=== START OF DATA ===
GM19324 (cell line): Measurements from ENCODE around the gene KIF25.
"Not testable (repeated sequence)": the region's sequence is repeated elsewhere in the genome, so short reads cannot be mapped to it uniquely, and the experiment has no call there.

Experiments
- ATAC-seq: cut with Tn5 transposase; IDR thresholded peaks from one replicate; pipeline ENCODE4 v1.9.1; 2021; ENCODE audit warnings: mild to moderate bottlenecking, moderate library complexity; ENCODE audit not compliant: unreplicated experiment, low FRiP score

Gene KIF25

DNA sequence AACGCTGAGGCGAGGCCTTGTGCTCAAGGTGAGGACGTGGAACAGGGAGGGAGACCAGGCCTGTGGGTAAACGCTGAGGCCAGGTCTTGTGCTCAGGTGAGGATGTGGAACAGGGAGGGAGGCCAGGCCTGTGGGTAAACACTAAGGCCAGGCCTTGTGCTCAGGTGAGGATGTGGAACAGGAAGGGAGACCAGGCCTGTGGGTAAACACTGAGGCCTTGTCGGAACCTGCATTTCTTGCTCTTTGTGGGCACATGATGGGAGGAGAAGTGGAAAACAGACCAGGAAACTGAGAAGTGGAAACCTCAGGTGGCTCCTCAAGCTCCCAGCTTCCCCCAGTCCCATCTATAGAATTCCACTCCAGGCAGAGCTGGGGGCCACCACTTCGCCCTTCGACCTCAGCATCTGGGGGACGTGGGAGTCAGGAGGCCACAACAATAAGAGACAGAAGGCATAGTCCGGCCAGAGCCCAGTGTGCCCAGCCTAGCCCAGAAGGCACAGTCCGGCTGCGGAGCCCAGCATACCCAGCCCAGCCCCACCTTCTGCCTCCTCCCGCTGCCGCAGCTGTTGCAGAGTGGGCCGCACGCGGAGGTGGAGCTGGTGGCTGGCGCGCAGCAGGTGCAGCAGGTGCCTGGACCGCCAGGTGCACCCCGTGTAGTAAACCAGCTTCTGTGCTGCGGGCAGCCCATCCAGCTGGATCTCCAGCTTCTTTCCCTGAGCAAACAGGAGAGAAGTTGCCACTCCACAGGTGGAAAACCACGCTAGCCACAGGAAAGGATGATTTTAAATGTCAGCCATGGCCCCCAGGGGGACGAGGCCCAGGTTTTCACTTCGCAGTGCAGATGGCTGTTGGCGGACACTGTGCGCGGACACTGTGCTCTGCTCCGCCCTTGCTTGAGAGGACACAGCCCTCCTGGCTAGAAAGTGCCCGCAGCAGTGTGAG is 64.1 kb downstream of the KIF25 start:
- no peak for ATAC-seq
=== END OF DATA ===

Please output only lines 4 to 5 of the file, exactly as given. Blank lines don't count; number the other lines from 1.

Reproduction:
- ATAC-seq: cut with Tn5 transposase; IDR thresholded peaks from one replicate; pipeline ENCODE4 v1.9.1; 2021; ENCODE audit warnings: mild to moderate bottlenecking, moderate library complexity; ENCODE audit not compliant: unreplicated experiment, low FRiP score

Gene KIF25